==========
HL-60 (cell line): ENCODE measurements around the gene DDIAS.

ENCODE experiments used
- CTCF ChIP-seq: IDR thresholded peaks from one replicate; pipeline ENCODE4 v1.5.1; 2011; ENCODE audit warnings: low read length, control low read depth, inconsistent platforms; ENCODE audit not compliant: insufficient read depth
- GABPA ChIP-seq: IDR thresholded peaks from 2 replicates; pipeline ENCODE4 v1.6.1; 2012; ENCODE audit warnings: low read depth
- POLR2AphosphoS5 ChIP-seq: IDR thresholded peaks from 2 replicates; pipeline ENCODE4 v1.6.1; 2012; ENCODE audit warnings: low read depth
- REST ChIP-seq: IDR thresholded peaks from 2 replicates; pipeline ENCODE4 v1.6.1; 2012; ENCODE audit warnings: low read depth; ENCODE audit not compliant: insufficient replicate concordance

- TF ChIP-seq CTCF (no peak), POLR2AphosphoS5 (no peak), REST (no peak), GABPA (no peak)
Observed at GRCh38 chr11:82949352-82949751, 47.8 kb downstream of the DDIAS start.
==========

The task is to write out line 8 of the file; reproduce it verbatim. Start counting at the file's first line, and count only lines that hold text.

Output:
Observed at GRCh38 chr11:82949352-82949751, 47.8 kb downstream of the DDIAS start.